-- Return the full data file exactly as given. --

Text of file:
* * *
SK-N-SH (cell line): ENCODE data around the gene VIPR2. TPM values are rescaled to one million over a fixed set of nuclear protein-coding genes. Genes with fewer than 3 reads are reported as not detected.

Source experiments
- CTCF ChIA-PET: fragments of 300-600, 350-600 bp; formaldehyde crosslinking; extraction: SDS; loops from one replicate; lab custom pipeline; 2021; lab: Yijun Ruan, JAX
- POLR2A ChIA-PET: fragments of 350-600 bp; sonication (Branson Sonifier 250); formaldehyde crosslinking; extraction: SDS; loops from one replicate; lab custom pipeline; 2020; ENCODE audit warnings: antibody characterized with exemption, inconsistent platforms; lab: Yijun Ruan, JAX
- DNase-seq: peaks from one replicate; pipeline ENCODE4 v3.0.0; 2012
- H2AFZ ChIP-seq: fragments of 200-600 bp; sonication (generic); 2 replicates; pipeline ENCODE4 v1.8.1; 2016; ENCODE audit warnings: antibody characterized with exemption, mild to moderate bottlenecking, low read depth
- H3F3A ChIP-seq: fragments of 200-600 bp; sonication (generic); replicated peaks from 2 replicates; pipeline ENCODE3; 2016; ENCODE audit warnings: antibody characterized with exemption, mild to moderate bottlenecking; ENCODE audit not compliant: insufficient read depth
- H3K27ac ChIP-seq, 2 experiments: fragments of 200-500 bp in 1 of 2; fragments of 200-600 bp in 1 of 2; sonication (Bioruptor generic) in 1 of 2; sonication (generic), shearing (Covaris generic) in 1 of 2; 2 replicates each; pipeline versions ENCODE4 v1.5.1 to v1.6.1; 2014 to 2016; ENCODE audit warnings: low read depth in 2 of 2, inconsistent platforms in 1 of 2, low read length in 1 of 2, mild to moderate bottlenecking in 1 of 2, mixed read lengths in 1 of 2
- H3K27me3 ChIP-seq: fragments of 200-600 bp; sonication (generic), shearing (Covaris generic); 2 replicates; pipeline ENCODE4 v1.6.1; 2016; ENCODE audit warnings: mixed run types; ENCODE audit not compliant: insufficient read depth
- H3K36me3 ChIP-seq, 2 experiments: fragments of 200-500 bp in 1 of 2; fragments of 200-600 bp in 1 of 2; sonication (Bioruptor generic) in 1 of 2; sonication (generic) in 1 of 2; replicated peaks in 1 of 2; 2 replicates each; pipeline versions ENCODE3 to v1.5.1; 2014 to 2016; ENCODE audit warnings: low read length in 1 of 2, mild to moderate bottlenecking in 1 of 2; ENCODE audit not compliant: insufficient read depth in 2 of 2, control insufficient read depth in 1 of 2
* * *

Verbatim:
SK-N-SH (cell line): ENCODE data around the gene VIPR2. TPM values are rescaled to one million over a fixed set of nuclear protein-coding genes. Genes with fewer than 3 reads are reported as not detected.

Source experiments
- CTCF ChIA-PET: fragments of 300-600, 350-600 bp; formaldehyde crosslinking; extraction: SDS; loops from one replicate; lab custom pipeline; 2021; lab: Yijun Ruan, JAX
- POLR2A ChIA-PET: fragments of 350-600 bp; sonication (Branson Sonifier 250); formaldehyde crosslinking; extraction: SDS; loops from one replicate; lab custom pipeline; 2020; ENCODE audit warnings: antibody characterized with exemption, inconsistent platforms; lab: Yijun Ruan, JAX
- DNase-seq: peaks from one replicate; pipeline ENCODE4 v3.0.0; 2012
- H2AFZ ChIP-seq: fragments of 200-600 bp; sonication (generic); 2 replicates; pipeline ENCODE4 v1.8.1; 2016; ENCODE audit warnings: antibody characterized with exemption, mild to moderate bottlenecking, low read depth
- H3F3A ChIP-seq: fragments of 200-600 bp; sonication (generic); replicated peaks from 2 replicates; pipeline ENCODE3; 2016; ENCODE audit warnings: antibody characterized with exemption, mild to moderate bottlenecking; ENCODE audit not compliant: insufficient read depth
- H3K27ac ChIP-seq, 2 experiments: fragments of 200-500 bp in 1 of 2; fragments of 200-600 bp in 1 of 2; sonication (Bioruptor generic) in 1 of 2; sonication (generic), shearing (Covaris generic) in 1 of 2; 2 replicates each; pipeline versions ENCODE4 v1.5.1 to v1.6.1; 2014 to 2016; ENCODE audit warnings: low read depth in 2 of 2, inconsistent platforms in 1 of 2, low read length in 1 of 2, mild to moderate bottlenecking in 1 of 2, mixed read lengths in 1 of 2
- H3K27me3 ChIP-seq: fragments of 200-600 bp; sonication (generic), shearing (Covaris generic); 2 replicates; pipeline ENCODE4 v1.6.1; 2016; ENCODE audit warnings: mixed run types; ENCODE audit not compliant: insufficient read depth
- H3K36me3 ChIP-seq, 2 experiments: fragments of 200-500 bp in 1 of 2; fragments of 200-600 bp in 1 of 2; sonication (Bioruptor generic) in 1 of 2; sonication (generic) in 1 of 2; replicated peaks in 1 of 2; 2 replicates each; pipeline versions ENCODE3 to v1.5.1; 2014 to 2016; ENCODE audit warnings: low read length in 1 of 2, mild to moderate bottlenecking in 1 of 2; ENCODE audit not compliant: insufficient read depth in 2 of 2, control insufficient read depth in 1 of 2